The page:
As banks make it more difficult for hackers to get into their systems, criminals are now trying to get into retirement accounts.
There are a couple of reasons why hackers would target a 401(k) and other types of retirement accounts.
First, there are usually significant amounts of money in these accounts.
Second, there are usually fewer safeguards when it comes to access.
Consumer groups are finding that getting your retirement account breached may hurt you more in the long run.
“There's no guarantee that the financial institution that holds your retirement account will return the money that's been stolen from you,” says Adam Garber, a consumer watchdog with U.S. PIRG. “They're not under obligation to do so, unlike the case of a credit card or a bank.”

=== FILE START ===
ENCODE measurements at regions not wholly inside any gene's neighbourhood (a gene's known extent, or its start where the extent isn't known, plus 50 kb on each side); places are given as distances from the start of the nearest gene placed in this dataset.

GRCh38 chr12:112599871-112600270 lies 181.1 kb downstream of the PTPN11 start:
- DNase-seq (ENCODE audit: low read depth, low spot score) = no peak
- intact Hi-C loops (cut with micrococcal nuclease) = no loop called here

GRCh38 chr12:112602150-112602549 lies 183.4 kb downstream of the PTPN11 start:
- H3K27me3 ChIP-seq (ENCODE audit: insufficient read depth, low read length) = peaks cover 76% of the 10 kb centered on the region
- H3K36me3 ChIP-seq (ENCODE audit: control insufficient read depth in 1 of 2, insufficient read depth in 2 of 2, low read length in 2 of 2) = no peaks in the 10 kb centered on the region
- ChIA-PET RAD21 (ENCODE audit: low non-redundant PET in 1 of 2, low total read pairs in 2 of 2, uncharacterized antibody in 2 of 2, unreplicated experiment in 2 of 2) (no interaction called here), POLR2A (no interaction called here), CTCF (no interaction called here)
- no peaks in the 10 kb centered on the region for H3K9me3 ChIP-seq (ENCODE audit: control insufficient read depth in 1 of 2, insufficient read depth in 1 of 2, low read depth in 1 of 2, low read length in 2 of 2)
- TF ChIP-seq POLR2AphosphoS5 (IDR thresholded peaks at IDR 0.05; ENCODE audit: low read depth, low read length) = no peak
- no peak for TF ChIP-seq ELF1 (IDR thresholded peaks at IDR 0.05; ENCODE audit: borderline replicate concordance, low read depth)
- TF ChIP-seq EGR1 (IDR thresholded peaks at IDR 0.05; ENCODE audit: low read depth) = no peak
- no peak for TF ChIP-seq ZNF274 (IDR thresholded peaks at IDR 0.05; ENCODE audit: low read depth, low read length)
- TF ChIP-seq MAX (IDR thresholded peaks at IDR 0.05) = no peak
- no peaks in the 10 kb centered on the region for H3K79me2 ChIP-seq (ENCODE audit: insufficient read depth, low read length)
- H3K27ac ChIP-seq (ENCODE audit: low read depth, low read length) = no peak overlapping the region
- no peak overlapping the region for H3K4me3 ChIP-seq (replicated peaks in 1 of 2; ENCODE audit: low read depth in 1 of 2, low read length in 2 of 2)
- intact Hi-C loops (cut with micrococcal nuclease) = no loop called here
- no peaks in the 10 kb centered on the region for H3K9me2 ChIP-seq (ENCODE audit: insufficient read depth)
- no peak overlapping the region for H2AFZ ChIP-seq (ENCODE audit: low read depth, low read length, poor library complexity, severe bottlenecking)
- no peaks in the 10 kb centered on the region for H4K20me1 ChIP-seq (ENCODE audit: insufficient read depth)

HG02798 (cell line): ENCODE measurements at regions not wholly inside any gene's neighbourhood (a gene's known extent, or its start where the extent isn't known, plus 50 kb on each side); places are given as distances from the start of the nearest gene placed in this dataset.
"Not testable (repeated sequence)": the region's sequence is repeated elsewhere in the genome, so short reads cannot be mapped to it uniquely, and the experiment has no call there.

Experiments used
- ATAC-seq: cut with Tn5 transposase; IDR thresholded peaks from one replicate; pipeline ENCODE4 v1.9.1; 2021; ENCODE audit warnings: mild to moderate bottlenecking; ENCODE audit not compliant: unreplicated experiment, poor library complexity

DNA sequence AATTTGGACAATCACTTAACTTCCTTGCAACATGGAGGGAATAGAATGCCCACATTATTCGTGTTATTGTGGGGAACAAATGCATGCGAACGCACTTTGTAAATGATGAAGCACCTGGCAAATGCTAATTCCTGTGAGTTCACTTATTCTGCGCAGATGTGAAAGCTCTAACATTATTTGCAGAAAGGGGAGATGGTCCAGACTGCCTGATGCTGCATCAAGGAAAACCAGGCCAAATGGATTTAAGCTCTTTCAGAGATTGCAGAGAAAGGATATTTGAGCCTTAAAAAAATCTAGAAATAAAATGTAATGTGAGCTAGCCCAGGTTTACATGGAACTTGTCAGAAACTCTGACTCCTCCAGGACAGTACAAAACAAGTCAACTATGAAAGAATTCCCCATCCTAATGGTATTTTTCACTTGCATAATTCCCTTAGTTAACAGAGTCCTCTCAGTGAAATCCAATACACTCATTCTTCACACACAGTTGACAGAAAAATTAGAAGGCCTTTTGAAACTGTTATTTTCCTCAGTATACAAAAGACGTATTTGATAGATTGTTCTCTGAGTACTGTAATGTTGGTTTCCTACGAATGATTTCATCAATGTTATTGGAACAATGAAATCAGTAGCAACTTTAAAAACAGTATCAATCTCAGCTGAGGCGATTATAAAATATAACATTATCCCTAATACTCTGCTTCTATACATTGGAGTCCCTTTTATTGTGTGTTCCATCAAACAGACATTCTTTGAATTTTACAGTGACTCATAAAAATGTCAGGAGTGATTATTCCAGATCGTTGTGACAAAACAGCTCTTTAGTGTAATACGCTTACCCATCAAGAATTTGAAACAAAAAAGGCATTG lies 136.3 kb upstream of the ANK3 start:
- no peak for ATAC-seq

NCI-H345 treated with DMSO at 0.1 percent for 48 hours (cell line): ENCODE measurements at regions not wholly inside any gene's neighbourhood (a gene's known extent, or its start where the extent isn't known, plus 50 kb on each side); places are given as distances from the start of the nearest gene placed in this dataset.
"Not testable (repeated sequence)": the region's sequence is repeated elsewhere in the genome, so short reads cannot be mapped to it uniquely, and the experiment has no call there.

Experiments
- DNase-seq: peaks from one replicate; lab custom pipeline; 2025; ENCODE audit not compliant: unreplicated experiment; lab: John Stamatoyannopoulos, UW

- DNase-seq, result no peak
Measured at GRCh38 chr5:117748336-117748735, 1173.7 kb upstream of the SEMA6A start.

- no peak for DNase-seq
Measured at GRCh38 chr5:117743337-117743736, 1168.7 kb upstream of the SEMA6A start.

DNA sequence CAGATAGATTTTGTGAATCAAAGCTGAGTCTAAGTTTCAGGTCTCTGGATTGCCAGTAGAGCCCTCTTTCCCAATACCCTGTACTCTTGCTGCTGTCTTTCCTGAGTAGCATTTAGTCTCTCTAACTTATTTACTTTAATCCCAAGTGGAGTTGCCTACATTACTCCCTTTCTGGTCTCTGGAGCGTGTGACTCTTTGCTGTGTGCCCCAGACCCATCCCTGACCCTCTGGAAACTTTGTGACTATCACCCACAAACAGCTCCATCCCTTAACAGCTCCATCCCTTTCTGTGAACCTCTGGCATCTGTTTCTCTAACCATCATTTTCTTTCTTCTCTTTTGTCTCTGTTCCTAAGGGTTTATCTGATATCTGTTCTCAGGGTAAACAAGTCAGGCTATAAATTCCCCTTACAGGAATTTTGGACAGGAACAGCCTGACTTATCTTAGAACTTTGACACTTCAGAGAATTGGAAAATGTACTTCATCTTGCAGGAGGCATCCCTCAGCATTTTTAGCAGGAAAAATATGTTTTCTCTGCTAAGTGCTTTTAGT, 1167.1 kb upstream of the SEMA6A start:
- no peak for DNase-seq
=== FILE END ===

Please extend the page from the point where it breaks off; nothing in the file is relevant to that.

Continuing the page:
Some financial institutions may have standards in place to return your money if this happens to you. But it's not federally required.
Instead, experts suggest you practice good cyber hygiene.
“The old advice of ignoring your retirement account and letting it grow may leave you with a financial cavity that will ruin your retirement years down the road,” Garber says.
Instead, you should check your account regularly.
Make sure if there is an address change, that notifications are sent to you by mail.
Also, be careful when checking your email and don't click on any links from people you don't know.